This brings us to question not only the goal of research being finding preexisting somethings, but also to question representation. “Most contemporary social scientific research ends up... focusing on things that are stable, static, complete” (Vannini, 2015, p. 15), that totality of Being that Manning warns about. This focus results in representation, and “ordinarily, representation is bound to a specific form of repetition: the repetition of the same. Through representation, what has already been given will come to have been given again” (Doel, 2010, p. 117). The danger here is that traditional representational research, concerned with validly portraying what currently exists, may not lead us to any “politico-epistemic renewal” (Vannini, 2015, p. 3) needed to make the Anthropocene “as short/thin as possible” (Haraway, 2016, p. 160). In other words, the same systems of thought that makes it easier to imagine the end of the world than alternative politics may be, in part, supported by techniques of representation in that new thought is muted through continued reification. Additionally, many argue that attempting to represent an objective reality reinforces human exceptionalism, which is often cited as paving the road to the Anthropocene (Lövbrand et al., 2015; Muraca, 2011; Springgay & Truman, 2018; St. Pierre, 2018). This is not to say that conventional representational research has no place, but I join others in the call for more experimentation and space for multiple forms of research (Springgay & Truman, 2018; St. Pierre, 2018; Vannini, 2015 ).

Anarchival writing may be one type of writing that can bridge the conventional to the experimental, and Manning provides some guidance in the creation of such texts. She says that “anarchiving needs documentation—the archive—from which to depart and through which to pass. It is an excess energy of the archive” (Manning, personal communication, October 30, 2018, p. 21). Here the archive acts as a springboard. For example, thick description that comes with traditionally recognized forms of qualitative research may be one way of writing through/toward a more active creation as long as we go beyond just archiving and describing.

One last key to anarchiving needs to be explained, that of beauty. For Manning (personal communication, October 30, 2018) thinking with Whitehead, the strong concept of beauty is not the harmonious symmetry of “external aesthetic judgment” (p. 24). Instead, Whitehead (1933) calls the strong concept of beauty Intensity Proper, filled with difference and conflict, discordant and creative tension that intensifies toward novel becoming. Manning (personal communication, October 30, 2018) explains this beauty, saying “it is operative and felt more than it is seen. The beauty works on us more than we possess it, moving us with its more-than human intensity” (p. 24). Whitehead (1933) describes Intensity Proper as the strength of experience in the process of becoming, the excess that is so often excised when we aim to capture experience objectively through representation.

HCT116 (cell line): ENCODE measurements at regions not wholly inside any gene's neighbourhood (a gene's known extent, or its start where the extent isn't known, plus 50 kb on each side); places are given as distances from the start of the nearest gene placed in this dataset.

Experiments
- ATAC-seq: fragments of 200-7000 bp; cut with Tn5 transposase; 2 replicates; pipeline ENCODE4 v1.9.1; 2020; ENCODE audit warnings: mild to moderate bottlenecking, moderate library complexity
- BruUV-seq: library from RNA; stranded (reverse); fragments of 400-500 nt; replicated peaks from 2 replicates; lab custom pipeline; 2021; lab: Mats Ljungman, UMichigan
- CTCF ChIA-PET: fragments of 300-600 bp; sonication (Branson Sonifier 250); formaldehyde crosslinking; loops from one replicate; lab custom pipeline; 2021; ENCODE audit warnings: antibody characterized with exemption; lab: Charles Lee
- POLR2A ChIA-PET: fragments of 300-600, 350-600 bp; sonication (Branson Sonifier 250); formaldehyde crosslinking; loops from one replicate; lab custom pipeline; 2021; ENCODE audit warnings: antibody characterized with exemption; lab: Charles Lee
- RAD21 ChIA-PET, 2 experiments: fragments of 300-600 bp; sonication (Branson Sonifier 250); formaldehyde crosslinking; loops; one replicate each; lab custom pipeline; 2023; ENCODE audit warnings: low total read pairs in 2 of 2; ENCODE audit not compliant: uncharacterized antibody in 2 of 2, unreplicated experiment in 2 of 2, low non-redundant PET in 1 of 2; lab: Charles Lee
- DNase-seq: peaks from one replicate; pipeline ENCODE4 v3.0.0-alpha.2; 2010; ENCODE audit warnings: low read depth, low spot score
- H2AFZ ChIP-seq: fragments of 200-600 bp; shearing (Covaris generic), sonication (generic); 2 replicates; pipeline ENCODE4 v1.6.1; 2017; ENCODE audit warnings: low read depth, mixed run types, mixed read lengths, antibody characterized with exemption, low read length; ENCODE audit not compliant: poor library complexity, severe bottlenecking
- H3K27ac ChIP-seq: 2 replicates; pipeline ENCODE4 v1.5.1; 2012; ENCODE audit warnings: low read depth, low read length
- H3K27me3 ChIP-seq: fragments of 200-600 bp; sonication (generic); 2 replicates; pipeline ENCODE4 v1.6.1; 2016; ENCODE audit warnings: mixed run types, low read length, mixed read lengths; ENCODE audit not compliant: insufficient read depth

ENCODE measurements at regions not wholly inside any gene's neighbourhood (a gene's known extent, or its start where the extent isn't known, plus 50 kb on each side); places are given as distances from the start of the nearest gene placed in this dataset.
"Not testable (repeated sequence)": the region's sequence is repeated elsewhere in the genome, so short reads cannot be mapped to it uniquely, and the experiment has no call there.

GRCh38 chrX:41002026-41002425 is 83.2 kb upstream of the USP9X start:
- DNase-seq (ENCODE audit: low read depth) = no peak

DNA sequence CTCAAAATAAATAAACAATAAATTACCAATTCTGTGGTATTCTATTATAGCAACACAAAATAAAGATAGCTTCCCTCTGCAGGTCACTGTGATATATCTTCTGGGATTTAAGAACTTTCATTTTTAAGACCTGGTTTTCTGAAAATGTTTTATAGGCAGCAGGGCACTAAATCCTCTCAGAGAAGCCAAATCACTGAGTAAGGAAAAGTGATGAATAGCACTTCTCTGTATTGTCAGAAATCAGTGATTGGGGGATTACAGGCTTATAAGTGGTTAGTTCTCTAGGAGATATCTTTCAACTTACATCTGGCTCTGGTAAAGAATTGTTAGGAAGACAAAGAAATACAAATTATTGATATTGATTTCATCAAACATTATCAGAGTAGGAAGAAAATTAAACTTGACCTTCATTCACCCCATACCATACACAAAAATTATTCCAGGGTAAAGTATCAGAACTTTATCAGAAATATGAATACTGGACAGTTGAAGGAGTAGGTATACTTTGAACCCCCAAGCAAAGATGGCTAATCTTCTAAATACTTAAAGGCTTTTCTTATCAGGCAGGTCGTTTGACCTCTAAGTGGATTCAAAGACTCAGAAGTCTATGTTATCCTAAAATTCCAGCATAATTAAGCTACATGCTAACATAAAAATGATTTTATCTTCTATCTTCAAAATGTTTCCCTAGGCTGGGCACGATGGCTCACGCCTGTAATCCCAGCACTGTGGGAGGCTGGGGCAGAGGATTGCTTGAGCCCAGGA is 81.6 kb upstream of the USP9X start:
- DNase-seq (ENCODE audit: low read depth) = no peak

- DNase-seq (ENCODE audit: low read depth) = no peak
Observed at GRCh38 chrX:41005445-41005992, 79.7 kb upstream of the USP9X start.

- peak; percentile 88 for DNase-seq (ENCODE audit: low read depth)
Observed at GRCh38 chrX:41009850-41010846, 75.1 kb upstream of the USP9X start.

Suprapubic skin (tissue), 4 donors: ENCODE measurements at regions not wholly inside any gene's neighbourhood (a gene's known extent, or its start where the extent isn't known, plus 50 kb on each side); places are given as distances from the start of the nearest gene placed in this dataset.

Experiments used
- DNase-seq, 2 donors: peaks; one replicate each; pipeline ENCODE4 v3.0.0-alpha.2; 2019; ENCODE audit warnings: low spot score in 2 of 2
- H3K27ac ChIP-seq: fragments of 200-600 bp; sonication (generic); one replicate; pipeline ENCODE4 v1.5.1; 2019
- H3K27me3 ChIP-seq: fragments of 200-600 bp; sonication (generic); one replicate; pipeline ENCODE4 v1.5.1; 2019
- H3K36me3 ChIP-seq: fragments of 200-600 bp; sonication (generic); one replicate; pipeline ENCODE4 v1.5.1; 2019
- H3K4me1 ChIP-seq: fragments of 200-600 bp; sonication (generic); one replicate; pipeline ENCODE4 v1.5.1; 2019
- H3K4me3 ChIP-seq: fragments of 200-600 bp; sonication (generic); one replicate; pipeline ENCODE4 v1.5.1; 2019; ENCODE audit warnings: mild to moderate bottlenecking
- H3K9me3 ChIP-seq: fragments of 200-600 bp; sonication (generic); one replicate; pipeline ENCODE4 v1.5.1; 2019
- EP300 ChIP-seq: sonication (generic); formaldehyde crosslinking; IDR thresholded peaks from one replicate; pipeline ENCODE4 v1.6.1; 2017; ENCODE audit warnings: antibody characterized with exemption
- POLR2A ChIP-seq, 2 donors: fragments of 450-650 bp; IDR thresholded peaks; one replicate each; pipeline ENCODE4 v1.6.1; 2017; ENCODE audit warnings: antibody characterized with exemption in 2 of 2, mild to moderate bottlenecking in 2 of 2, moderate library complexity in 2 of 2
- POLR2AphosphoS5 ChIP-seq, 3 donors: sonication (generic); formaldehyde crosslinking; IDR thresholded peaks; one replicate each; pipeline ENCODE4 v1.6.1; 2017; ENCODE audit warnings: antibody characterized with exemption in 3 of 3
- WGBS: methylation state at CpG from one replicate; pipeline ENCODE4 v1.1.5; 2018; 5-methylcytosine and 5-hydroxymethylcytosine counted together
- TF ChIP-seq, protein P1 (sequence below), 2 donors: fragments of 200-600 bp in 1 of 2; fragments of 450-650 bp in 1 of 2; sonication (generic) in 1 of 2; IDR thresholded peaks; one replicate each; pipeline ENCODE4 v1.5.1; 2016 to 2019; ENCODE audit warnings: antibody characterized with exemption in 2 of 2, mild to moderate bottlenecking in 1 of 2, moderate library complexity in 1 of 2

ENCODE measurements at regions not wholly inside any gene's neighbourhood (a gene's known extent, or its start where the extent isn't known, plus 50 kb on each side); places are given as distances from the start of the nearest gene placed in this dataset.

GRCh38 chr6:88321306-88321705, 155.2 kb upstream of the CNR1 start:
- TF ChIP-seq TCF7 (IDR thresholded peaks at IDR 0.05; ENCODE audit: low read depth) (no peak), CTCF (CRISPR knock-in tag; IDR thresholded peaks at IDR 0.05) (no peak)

Manning suggests that when we try to convey this beauty in our experiences conscious intention may get in the way. Whitehead (1933) explains that “consciousness is the weapon which strengthens the artificiality of the occasion of experience. It raises the importance of the final Appearance relatively to that of the initial Reality” (p. 270). For Whitehead and Manning, actual objects exist, but they are artefacts of reality, or the process of becoming. Conscious intention and thought latches on to these objects, foregrounding them as actual and true (which they are), but placing all importance on their existence at the cost of excising the process of becoming. So, when St. Pierre (2018) claims that a sentence wrote itself, we might assume that she was part of a process that was not entirely conscious and subject to beauty in the form of Intensity Proper.